A Practical Approach
Controls surrounding compliance always fall under execution (or process) controls (such as ensuring password complexity) and discovering and monitoring controls or sensors (answering “are we within a defined risk tolerance?”).
Choosing compliant systems (like compliant cloud solutions) helps with the latter without requiring excessive processing.
Discovering and monitoring controls are key to helping customers understand the implication of compliance. Understanding how the customer uses and stores data puts in perspective the need for other controls. So while every customer needs a firewall. But the risk of not having one, for a customer that stores thousands of medical records – is substantial.
The practical approach always answers the following questions:
1. What does the customer do and what type of data do they use?
2. Conduct a data privacy risk assessment:
a. Discover how much and where do they keep the data.
b. Monitor how the data is used.
3. Analyze the results. If possible, try to correlate the data with different regulations. For example, in a healthcare provider – does the number of ePHI records hit a HIPAA target (like 500 records)?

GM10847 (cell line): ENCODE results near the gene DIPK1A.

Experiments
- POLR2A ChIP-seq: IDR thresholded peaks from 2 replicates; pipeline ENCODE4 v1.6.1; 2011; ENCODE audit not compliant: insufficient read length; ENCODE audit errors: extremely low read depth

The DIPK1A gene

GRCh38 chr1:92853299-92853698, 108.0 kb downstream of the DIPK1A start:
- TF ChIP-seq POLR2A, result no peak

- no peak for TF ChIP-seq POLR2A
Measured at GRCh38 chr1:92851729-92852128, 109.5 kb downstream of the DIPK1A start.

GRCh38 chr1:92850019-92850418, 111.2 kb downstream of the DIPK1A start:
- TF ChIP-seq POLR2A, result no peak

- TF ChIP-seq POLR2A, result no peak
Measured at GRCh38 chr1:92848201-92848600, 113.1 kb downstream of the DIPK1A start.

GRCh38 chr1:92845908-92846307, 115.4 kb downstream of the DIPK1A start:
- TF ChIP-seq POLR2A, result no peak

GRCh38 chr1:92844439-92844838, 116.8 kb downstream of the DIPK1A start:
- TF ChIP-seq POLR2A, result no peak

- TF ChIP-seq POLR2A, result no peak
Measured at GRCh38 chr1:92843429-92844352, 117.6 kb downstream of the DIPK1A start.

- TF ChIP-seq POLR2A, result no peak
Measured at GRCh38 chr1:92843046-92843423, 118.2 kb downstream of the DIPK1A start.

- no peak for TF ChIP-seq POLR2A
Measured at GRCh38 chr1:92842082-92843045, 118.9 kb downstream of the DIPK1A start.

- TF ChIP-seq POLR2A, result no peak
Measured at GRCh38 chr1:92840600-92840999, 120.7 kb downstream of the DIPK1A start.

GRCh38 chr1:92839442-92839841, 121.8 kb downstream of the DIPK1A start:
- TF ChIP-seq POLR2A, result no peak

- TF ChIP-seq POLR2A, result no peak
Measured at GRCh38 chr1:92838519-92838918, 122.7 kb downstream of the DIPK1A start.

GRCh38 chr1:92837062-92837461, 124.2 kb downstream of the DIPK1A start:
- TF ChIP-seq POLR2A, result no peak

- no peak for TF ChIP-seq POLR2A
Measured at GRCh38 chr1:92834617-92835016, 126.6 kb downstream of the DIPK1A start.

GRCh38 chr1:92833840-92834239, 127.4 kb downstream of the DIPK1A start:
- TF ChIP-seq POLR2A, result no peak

4. Share the results with the customer and figure on a plan to address.
a. Define a risk tolerance – how high are they or their insurers willing to go?
b. Figure out a compensation/risk reduction strategy if their liability exceeds their risk tolerance.
The practical approach uses discovery and monitoring as a way to build the business knowledge that the vCIO can use to indicate business risks (rather than IT risks).
Obviously there are additional opportunities for the MSP like running system audits and helping the compliance officer gather all the data they will need to pass a certification. These usually require more expertise and can be learnt on the job. The issue is that to get started – there must be an understanding of the business – and its use of data.
execution (or process) controls (such as password complexity)